I’m a big believer that back-road adventures are the best when they provide sneak peeks at nature. That’s really true when you travel to the east side of the Columbia River Gorge, where wildflowers are “bustin’ out all over” as we discovered through our recent Mosier meanderings.
There are many prized Oregon destinations that provide special scenic wonders as spring mows the winter season away. The Columbia River Gorge is a place where the views are never twice the same and moments of beauty are easily found along trails that you can hike or bike. The eastern point of view to the Gorge is especially huge, sprawling and hard to miss at places like the Columbia Gorge Discovery Center in The Dalles. It’s a timeless place that’s easy on the eyes and provides memories that last a lifetime.
“We are the eastern gateway to people visiting the Gorge for the first time,” noted Carolyn Purcell, Director of the Discovery Center. “Many first-time visitors to the Gorge are actually coming from the east and they stop here for an orientation to the Gorge. They soon learn what’s important about it, the cultural and natural history and also new places to see and experience.”
You’re apt to find me off the beaten path in this part of Oregon – sometimes where the asphalt turns to gravel or where the dirt takes over and nature’s touch restores the soul. You may get the bug to explore Columbia River Gorge back roads too, and the Historic Columbia River Highway is a fine place to start. If you choose to travel the byway, head for Mosier (I-84 Exit #69) and try some meandering (Note: you will slow down because the narrow winding roadway gives you little choice.)
Don’t be surprised if you cross paths with noted landscape photographer Steve Terrill. His favorite Gorge haunts are at their prime at this time of year.“From the clouds to the lighting to the colorful flowers, it’s all so wonderful in April and May,” said the longtime photographer. “It’s just a gorgeous place to look around for the bright beautiful balsamroot; the crimson red paintbrush and the contrasting purple lupine; it’s just an explosion of color.”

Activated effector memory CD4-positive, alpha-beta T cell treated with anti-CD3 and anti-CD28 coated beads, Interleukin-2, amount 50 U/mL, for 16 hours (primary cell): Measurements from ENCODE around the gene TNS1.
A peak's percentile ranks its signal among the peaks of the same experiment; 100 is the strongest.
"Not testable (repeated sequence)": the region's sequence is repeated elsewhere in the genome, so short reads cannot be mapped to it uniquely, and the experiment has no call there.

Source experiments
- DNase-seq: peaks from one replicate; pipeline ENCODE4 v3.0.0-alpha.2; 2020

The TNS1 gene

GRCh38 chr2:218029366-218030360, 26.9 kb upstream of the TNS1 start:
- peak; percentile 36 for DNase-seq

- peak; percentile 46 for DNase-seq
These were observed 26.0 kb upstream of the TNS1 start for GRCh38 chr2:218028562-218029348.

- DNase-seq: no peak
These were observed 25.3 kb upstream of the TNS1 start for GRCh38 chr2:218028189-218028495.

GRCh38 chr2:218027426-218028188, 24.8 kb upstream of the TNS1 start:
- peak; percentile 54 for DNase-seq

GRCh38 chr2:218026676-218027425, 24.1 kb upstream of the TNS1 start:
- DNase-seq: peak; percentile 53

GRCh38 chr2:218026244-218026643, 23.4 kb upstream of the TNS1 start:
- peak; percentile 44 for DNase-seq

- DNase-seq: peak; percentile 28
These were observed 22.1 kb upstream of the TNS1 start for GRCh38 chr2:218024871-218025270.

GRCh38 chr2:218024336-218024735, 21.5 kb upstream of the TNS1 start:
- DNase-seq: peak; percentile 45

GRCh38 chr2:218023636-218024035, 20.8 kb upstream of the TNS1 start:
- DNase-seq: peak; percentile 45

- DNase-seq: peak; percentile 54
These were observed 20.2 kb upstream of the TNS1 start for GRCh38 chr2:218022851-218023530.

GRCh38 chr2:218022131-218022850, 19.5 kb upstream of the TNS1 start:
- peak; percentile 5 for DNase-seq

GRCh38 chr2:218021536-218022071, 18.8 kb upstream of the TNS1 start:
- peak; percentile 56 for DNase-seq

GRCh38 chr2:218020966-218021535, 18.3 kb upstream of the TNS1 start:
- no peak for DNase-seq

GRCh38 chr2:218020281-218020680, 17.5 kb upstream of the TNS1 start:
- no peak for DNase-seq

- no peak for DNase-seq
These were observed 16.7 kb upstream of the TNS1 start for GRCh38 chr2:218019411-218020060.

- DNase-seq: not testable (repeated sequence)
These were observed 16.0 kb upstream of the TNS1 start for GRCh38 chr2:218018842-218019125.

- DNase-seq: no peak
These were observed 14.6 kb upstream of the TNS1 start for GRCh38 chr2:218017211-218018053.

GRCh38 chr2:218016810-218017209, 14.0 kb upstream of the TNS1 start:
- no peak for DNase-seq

If you go to Mosier, consider two nearby parklands: the first is Memaloose State Park Campground with plenty of elbow room and a campground for an overnight stay and also nearby Mayer State Park where a picnic lunch is a perfect match at a parkland that sprawls riverside under reliably blue skies.
There are acres of wildflowers to be sure, but there are notable waterfalls – some a bit more secretive too – like Mosier Creek Falls, which drops more than 100 feet from top to bottom. And all of this waits for you anytime!
The Columbia River Gorge offers moments of magic through natural beauty and from the memories that we create with our friends or family. One of the best ways to discover the varied gorgeous seasonal hikes is to connect with the Friends of the Columbia River Gorge, a non-profit organization that provides experts who lead hikes throughout the year.
Directions to Mosier Creek Falls: From Hwy 84, take exit 69 into Mosier and drive east through town on 1st St (Hwy 30). Continue through the middle of town past the totem pole and business area. Just east of Idaho Street, you will come to a small bridge with concrete railing that crosses over Mosier Creek. The trail begins just east of the bridge on the south (uphill) side of the road. You will see a park bench inscribed with “Pioneer Cemetery” at the beginning of the trail.
About the Author: Grant McOmie
Grant McOmie is a Pacific Northwest broadcast journalist, teacher and author who writes and produces stories and special programs about the people, places, outdoor activities and environmental issues of the Pacific Northwest. A fifth generation Oregon native, Grant’s roots run deepest in the central Oregon region near Prineville and Redmond where his family continues to live.
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In this Grant’s Getaway
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